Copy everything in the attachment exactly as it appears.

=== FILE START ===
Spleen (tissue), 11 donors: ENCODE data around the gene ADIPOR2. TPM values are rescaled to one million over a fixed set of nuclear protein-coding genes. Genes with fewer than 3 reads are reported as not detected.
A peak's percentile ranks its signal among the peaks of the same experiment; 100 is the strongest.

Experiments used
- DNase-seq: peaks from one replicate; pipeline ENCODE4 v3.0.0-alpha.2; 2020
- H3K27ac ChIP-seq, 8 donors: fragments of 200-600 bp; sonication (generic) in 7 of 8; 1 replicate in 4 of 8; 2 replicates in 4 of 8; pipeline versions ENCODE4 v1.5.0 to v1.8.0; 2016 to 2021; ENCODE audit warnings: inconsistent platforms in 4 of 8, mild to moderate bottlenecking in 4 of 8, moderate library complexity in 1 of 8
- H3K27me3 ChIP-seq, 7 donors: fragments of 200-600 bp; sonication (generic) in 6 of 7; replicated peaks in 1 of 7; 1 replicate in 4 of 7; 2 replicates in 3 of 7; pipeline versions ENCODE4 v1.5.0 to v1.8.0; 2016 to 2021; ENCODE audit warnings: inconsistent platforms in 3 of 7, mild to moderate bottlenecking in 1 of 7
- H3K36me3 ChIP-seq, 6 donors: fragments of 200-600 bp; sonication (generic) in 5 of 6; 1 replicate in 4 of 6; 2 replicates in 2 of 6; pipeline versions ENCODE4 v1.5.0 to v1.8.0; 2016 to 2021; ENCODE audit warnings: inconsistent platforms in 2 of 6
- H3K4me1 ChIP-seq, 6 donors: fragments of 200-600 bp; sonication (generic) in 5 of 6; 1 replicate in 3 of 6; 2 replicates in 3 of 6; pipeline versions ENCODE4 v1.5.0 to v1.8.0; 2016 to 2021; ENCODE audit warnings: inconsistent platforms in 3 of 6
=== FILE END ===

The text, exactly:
Spleen (tissue), 11 donors: ENCODE data around the gene ADIPOR2. TPM values are rescaled to one million over a fixed set of nuclear protein-coding genes. Genes with fewer than 3 reads are reported as not detected.
A peak's percentile ranks its signal among the peaks of the same experiment; 100 is the strongest.

Experiments used
- DNase-seq: peaks from one replicate; pipeline ENCODE4 v3.0.0-alpha.2; 2020
- H3K27ac ChIP-seq, 8 donors: fragments of 200-600 bp; sonication (generic) in 7 of 8; 1 replicate in 4 of 8; 2 replicates in 4 of 8; pipeline versions ENCODE4 v1.5.0 to v1.8.0; 2016 to 2021; ENCODE audit warnings: inconsistent platforms in 4 of 8, mild to moderate bottlenecking in 4 of 8, moderate library complexity in 1 of 8
- H3K27me3 ChIP-seq, 7 donors: fragments of 200-600 bp; sonication (generic) in 6 of 7; replicated peaks in 1 of 7; 1 replicate in 4 of 7; 2 replicates in 3 of 7; pipeline versions ENCODE4 v1.5.0 to v1.8.0; 2016 to 2021; ENCODE audit warnings: inconsistent platforms in 3 of 7, mild to moderate bottlenecking in 1 of 7
- H3K36me3 ChIP-seq, 6 donors: fragments of 200-600 bp; sonication (generic) in 5 of 6; 1 replicate in 4 of 6; 2 replicates in 2 of 6; pipeline versions ENCODE4 v1.5.0 to v1.8.0; 2016 to 2021; ENCODE audit warnings: inconsistent platforms in 2 of 6
- H3K4me1 ChIP-seq, 6 donors: fragments of 200-600 bp; sonication (generic) in 5 of 6; 1 replicate in 3 of 6; 2 replicates in 3 of 6; pipeline versions ENCODE4 v1.5.0 to v1.8.0; 2016 to 2021; ENCODE audit warnings: inconsistent platforms in 3 of 6